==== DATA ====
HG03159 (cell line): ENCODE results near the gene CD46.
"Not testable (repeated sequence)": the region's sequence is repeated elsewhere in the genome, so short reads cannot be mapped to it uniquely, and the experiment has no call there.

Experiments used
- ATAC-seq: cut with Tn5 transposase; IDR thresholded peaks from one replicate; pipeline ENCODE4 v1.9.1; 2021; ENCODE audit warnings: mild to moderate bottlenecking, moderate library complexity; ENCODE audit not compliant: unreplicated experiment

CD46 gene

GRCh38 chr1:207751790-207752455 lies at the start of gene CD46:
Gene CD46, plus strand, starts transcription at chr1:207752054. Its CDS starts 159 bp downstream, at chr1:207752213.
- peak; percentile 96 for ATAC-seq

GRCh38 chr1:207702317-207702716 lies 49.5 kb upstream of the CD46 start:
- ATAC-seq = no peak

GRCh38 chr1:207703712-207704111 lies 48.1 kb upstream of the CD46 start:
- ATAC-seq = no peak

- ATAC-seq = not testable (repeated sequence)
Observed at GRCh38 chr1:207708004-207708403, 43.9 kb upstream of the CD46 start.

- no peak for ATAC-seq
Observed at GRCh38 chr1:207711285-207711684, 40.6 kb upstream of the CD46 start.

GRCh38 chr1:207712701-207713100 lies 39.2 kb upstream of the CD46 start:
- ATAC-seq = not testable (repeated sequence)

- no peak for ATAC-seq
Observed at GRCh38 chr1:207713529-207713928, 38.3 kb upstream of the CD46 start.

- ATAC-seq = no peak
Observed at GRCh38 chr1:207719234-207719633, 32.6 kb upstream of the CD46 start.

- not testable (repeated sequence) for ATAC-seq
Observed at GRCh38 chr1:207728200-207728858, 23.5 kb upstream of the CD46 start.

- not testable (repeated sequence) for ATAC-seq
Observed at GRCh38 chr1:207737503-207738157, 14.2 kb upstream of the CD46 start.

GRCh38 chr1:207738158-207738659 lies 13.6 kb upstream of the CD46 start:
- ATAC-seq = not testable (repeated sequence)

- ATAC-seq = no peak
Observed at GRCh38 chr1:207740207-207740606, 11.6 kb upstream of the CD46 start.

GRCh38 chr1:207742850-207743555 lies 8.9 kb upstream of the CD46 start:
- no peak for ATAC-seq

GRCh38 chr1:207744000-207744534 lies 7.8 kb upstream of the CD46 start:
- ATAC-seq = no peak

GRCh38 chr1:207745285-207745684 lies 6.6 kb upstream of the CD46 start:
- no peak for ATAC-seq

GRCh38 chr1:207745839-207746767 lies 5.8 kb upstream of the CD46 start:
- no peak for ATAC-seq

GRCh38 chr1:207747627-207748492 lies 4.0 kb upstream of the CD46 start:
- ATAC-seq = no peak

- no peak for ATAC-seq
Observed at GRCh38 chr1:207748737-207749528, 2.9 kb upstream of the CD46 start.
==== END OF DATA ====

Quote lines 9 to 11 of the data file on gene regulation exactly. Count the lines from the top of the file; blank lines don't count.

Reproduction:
GRCh38 chr1:207702317-207702716 lies 49.5 kb upstream of the CD46 start:
- ATAC-seq = no peak

GRCh38 chr1:207703712-207704111 lies 48.1 kb upstream of the CD46 start: